Macbeth and Banquo, generals in the service of King Duncan of Scotland, are returning victorious from battle when they are hailed by three witches who prophesy that Macbeth will become Thane of Cawdor and then King of Scotland, whereas Banquo's descendants will be kings. The first part of the prophesy is soon fulfilled when Duncan rewards Macbeth's loyal service: encouraged by this, and playing on her husband's ambition, Lady Macbeth persuades him to murder Duncan while he is a guest at their castle. Malcolm and Donalbain, Duncan's sons, flee to England for safety. Macbeth, now king, has Banquo murdered in an attempt to secure his own position, but Banquo's ghost appears to him at a banquet. Macbeth visits the witches again. They warn him to beware of Macduff, a noble who has also fled to England, but assure him that he cannot be harmed by any man born of woman. Macbeth orders the murder of Macduff s wife and children. In England, Malcolm tests Macduff's loyalty and they then raise an army to march against Macbeth, but he, armed with the witches' prophecy, believes himself invincible. As his enemies draw nearer, Macbeth learns that his wife is dead. He faces Macduff in combat but when he learns Macduff was born by Caesarian section he realizes that he must face death. Malcolm is crowned King of Scotland.
In 1574, the 24 year old de Vere met Margaret, countess of Lennox and mother to Lord Darnley, the murdered second husband of Mary, Queen of Scots. She likely provided de Vere with access a manuscript in her family archives about the kings of Scotland. This manuscript is the main source for the play. It was not printed until the 19th century. The manuscript includes details, conversations and vignettes that can be found no where else and which include MacBeth's hallucinations to his paralysis at the site of a forest marching forward.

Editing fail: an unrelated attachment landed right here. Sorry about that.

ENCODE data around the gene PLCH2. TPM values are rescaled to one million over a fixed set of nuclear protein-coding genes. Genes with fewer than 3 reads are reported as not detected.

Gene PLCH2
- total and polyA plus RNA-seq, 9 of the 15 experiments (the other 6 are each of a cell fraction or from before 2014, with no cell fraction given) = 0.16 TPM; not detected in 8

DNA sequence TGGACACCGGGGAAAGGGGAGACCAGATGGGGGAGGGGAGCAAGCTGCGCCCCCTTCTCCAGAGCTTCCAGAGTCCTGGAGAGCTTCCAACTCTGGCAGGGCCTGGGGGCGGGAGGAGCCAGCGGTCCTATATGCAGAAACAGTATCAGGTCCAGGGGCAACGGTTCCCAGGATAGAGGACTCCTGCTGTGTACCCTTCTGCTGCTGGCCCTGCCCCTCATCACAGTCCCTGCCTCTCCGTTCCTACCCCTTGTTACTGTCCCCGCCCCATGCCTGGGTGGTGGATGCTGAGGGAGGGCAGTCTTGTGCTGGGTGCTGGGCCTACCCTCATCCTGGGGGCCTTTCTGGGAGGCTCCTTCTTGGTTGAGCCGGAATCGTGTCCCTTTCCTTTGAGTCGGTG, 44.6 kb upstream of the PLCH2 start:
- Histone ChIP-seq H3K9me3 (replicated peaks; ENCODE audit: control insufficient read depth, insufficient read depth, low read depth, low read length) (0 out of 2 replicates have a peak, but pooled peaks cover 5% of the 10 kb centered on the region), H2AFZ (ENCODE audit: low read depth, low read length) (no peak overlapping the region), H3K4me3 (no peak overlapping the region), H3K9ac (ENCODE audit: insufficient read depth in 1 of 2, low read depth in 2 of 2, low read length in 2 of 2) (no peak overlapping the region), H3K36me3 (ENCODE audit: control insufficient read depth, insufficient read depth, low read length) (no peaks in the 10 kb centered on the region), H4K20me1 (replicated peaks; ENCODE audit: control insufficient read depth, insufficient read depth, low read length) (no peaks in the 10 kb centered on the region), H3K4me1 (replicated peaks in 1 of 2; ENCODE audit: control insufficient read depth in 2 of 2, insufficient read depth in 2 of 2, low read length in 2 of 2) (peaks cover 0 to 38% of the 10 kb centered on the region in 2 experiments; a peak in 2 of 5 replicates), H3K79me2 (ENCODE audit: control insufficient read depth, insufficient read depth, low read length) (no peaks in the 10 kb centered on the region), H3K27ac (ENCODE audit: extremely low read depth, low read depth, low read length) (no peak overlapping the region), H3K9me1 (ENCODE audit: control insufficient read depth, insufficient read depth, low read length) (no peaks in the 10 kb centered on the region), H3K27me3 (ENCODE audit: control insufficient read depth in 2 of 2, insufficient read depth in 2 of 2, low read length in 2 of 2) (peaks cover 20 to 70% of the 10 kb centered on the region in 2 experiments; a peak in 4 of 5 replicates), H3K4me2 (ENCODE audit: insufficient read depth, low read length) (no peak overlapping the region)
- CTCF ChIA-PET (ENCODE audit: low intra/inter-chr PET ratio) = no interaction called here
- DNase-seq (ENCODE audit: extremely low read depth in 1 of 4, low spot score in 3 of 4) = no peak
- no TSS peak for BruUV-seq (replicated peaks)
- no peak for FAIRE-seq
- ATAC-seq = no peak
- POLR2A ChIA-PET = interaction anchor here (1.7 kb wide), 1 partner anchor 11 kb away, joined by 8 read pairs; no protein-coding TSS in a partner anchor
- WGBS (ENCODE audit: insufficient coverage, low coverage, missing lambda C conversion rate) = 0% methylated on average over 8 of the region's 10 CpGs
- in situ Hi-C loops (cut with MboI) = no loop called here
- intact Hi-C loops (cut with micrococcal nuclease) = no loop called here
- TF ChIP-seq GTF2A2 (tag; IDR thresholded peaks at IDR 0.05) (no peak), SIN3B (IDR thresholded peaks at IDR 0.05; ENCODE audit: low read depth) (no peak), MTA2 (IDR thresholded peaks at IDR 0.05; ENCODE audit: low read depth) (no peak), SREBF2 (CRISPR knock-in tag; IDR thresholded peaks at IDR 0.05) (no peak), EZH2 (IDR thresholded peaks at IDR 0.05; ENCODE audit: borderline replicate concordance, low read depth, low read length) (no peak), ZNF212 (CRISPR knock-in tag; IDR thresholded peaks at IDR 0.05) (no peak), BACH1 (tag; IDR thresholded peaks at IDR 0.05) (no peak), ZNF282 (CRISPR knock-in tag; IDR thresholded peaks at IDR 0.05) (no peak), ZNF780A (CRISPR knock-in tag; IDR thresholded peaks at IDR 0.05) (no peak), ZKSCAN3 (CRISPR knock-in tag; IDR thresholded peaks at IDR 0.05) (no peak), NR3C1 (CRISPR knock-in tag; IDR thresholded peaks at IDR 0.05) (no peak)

Mary Queen of Scots abandoned the Scottish throne in 1568, driven by a murder scandal in which Burghley's agents may have played a role. She was a legitimate heir to the English throne should Elizabeth die. As such, she was considered a threat to those around Elizabeth, who wanted her dead. In 1586, evidence was brought forward that she was plotting to overthrow Elizabeth. De Vere was one of 45 jurors who condemned Mary, Queen of Scots to death in October 1587. Elizabeth procrastinated in consenting to the execution until February 1588. The execution itself was botched; the executioner required to chops. Elizabeth disowned responsibility, laid responsibility with her secretary, and imprisoned him.
De Vere's view about the killing of a king was expressed in underlinings in his bible, and is summarized by MacDuff:
MACDUFF: Confusion now hath made his masterpiece:
Most sacrilegious murder hath broke ope
The Lord's anointed temple and stole thence
The life o' th' building.
As a member of the jury, de Vere was as much MacBeth as anyone. Mary was in England as a royal guest; under Scottish law, she was technically in England under a double trust. Macbeth notes this point of Scottish law:
MACBETH: He's here in double trust
First, as I am his kinsman and his subject,
Strong both against the deed; then, as his host,
Who should against his murderer shut the door,
Not bear the knife myself
De Vere was undoubtedly stating his personal views and guilt through MacBeth, when he said:
MACBETH: Had I but died an hour before this chance,
I had liv'd a blessed time; for from this instant
There's nothing serious in mortality:
All is but toys; renown and grace is dead,
The wine of life is drawn, and t he mere lees
Is left this vault to brag of.